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Legislative Assembly for the ACT: 2003 Week 12 Hansard (20 November) . . Page.. 4413 ..

MR WOOD (continuing):

necessarily specific to Manuka. The police have become very adept through their intelligence-based practices, through Operation Halite, at targeting and aiming their investigations at key areas. For just over a year now Operation Halite has been targeting people committing property and drug supply offences. It has had many successes, including the reduction of average weekly burglary offences by 25 per cent.

Bear in mind that some recent statistics I saw indicate that the incidence of burglary had peaked just before we came to government. Then they went down. Can I say that there is a little bit of a creep upwards again at the moment because heroin is back on the streets, and that has got probably most to do with these sorts of things. Since Operation Halite began on 28 October last year the average weekly burglary rate has fallen from 142 to 106. So the measures, without horses, are successful.

Of course, the aim of the police and of this government is to reduce that even more. Since the start of January this year the average weekly burglary rate has decreased significantly, and at one point was as low as 57. That has not been maintained but it is being very effectively done. Halite investigators have apprehended 93 offenders since 1 September 2003, with the majority of these being recidivists. This has culminated in an average of 85 reported burglaries per week in the last three weeks.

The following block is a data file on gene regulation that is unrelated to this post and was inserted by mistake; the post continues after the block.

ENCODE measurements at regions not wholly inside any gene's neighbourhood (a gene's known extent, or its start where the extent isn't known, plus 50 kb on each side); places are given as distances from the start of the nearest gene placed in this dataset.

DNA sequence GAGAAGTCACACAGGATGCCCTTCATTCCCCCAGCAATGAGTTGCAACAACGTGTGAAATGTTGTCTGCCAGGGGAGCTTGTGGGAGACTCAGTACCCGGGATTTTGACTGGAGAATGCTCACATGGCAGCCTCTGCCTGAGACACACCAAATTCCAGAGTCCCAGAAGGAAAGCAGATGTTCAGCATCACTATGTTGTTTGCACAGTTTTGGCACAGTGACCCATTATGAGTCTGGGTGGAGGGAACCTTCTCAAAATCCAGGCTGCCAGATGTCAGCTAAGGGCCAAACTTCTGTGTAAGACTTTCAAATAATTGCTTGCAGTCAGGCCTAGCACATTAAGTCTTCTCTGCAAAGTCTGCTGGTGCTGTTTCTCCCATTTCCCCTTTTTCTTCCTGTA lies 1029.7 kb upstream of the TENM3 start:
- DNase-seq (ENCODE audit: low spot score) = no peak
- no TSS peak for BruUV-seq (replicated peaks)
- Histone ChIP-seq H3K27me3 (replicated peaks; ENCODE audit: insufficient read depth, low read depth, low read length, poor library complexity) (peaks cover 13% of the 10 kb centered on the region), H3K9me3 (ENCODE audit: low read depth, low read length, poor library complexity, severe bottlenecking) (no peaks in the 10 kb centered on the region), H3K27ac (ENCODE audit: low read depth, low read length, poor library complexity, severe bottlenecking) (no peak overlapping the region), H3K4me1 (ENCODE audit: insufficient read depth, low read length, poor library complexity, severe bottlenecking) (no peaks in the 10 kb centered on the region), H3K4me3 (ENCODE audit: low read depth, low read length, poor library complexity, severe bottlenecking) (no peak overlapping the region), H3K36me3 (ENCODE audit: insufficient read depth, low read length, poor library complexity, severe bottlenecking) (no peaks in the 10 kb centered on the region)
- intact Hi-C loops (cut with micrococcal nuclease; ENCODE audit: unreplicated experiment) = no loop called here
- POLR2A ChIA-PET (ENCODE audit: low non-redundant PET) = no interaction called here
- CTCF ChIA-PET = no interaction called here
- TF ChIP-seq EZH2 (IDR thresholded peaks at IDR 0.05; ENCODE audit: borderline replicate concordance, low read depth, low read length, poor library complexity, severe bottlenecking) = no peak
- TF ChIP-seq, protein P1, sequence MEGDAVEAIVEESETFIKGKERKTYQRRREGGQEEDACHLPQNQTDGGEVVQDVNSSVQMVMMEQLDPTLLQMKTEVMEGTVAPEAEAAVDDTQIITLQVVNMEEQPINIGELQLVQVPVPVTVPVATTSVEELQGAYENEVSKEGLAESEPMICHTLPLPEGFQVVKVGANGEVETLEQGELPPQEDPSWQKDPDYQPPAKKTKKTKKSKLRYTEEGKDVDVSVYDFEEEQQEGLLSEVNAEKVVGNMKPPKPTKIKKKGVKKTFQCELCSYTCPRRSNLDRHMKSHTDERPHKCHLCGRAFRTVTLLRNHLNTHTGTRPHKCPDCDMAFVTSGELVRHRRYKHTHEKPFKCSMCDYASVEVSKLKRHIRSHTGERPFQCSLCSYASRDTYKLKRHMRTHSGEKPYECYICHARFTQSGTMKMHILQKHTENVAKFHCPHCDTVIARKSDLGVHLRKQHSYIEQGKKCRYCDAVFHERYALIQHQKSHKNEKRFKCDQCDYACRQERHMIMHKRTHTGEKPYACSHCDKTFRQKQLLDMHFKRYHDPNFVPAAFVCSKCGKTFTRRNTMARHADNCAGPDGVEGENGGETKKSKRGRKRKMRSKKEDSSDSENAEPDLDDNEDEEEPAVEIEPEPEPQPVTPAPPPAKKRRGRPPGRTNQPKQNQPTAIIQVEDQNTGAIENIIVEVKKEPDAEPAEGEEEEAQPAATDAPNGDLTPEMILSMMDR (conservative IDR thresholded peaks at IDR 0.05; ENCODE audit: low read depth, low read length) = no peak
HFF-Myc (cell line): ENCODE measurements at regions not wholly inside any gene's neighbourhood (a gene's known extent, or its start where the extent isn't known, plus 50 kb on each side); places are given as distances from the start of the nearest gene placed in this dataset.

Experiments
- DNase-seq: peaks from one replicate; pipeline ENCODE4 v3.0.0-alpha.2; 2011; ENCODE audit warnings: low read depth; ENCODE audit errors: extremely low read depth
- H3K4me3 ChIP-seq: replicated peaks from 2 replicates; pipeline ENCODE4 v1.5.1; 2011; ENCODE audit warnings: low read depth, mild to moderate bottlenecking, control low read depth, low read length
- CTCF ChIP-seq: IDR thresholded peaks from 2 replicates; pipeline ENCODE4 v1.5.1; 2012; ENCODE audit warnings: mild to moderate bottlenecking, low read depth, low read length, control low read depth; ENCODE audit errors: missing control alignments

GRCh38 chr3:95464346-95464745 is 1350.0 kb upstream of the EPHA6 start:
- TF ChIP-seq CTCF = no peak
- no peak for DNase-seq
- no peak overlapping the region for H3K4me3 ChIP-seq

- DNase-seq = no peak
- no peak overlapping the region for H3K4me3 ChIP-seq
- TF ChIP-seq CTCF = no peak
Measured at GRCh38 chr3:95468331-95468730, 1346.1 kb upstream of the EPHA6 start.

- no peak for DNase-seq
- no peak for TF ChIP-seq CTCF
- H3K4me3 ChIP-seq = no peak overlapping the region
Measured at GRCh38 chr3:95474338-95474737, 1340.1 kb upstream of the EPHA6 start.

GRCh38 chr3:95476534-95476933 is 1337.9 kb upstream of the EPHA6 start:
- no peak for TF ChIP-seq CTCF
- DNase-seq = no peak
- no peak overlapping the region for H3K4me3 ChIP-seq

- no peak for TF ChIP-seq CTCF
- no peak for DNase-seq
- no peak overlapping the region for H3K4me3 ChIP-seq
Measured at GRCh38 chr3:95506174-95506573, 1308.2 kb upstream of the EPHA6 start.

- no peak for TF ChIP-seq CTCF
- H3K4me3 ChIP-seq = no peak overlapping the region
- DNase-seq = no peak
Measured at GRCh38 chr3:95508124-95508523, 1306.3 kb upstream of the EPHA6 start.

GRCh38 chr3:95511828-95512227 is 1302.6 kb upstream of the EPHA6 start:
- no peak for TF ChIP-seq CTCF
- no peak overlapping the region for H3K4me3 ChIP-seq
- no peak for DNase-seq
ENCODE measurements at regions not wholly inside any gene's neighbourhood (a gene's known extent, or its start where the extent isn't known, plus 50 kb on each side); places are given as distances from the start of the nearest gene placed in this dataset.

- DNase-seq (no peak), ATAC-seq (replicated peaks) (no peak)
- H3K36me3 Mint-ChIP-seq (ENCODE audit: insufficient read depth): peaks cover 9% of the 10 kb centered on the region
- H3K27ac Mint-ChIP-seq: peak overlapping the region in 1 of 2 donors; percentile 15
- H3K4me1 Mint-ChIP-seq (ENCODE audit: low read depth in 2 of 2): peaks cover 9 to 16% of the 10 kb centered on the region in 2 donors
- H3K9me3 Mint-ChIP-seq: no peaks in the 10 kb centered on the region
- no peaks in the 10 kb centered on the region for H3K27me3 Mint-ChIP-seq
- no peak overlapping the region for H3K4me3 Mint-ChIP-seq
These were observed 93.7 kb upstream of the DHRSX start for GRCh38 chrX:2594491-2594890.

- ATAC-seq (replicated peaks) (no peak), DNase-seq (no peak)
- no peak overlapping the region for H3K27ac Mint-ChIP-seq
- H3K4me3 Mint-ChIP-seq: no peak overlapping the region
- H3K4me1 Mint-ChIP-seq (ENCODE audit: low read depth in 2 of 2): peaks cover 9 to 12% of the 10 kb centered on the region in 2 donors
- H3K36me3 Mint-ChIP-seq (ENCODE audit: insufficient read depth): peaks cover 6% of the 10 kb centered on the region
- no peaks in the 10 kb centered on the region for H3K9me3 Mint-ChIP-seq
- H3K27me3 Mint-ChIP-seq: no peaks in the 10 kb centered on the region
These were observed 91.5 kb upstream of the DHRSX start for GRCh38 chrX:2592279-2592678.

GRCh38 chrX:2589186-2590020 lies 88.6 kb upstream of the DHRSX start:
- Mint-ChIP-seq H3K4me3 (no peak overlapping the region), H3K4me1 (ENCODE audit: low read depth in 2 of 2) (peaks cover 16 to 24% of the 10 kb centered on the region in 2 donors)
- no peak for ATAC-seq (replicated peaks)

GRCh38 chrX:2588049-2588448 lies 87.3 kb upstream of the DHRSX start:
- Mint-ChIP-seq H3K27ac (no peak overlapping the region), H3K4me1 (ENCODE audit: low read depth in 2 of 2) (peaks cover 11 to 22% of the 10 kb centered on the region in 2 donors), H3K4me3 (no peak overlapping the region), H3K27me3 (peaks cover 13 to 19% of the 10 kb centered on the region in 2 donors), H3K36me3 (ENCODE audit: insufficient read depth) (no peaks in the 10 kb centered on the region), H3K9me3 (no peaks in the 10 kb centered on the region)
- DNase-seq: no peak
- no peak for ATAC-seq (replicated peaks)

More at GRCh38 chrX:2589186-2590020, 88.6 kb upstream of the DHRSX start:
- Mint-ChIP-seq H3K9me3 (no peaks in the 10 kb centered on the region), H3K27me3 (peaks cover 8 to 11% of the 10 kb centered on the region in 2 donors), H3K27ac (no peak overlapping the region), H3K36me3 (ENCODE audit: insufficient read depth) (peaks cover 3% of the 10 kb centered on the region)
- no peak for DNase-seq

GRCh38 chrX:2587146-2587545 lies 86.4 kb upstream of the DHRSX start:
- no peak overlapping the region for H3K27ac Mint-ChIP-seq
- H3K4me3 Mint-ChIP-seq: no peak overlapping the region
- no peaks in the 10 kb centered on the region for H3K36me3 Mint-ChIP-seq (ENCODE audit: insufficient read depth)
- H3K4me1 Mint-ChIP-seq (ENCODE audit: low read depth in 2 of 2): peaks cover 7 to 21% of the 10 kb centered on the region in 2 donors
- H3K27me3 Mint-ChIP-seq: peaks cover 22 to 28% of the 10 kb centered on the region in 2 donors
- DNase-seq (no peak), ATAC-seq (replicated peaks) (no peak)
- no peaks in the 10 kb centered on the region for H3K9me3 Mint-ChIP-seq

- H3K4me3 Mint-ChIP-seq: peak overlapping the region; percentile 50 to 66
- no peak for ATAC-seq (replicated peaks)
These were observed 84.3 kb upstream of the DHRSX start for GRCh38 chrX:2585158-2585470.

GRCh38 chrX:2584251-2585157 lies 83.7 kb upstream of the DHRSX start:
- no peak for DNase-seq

So what the police are doing is successful. I am well aware-as the police are, of course, more than anybody-that there are incidents in various places. I can say that the police are much alert to that and they will refine their targeting as problems emerge or, indeed, ahead of that in very many circumstances.

MR PRATT: Mr Speaker, I ask a supplementary question. Minister, why should Manuka residents and businesspeople accept your assurances that you are managing police resources effectively when there has been an average of three burglaries per week in the area recently?

MR WOOD: I will go back in time if you like. I could dig out the statistics and find when there were probably more than that. Let me say that three burglaries a week is too many. There is no question about that and we want always to improve the circumstances. But I can tell you that from the material I have, part of which I have given you today, the police are on top of the issues and they are performing very well with the way that they target their resources. They do a good job. If you ask me a question about police horses I will be happy to answer it.

Health action plan

MRS CROSS: My question is to Mr Corbell in his capacity as the Minister for Health. Minister, this morning I received an answer to a question that you took on notice on 23 September this year. I was amazed that, firstly, it had taken you so long to answer it and, secondly, that the answer was incomplete and, obviously, something of a brush-off. Minister, can you explain to the Assembly why it has taken you so long to answer a question on a fundamental issue within your portfolio, namely, your health action plan?

MR CORBELL: I am not familiar with the particular circumstances surrounding the question, but I will take the question on notice and provide an answer to Mrs Cross.

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